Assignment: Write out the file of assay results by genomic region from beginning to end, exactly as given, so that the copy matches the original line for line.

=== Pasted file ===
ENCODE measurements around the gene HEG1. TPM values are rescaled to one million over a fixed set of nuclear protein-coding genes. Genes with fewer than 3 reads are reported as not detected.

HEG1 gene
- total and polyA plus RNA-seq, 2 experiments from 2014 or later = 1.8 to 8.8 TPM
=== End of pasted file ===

ENCODE measurements around the gene HEG1. TPM values are rescaled to one million over a fixed set of nuclear protein-coding genes. Genes with fewer than 3 reads are reported as not detected.

HEG1 gene
- total and polyA plus RNA-seq, 2 experiments from 2014 or later = 1.8 to 8.8 TPM